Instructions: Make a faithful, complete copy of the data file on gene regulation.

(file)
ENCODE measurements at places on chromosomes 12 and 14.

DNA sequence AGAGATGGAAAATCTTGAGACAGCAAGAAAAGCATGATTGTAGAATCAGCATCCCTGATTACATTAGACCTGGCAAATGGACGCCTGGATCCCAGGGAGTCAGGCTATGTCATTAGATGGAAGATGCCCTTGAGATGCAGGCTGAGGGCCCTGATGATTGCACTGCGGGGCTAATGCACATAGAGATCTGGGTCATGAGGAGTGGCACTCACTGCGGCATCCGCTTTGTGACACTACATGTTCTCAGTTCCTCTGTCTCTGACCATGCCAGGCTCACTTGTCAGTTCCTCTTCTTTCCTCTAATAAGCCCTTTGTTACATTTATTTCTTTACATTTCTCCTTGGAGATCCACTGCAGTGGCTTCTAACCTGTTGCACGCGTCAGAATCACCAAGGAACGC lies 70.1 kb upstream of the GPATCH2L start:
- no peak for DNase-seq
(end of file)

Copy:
ENCODE measurements at places on chromosomes 12 and 14.

DNA sequence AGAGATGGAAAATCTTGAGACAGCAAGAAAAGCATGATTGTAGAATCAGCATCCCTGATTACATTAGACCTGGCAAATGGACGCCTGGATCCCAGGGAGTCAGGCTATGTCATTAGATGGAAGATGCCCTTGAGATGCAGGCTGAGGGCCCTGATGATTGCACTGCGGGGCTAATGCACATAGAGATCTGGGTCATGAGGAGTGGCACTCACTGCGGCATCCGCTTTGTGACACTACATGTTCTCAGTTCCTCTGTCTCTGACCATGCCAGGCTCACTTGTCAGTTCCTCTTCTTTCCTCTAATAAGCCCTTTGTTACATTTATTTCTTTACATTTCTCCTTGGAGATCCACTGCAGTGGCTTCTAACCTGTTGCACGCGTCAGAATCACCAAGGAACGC lies 70.1 kb upstream of the GPATCH2L start:
- no peak for DNase-seq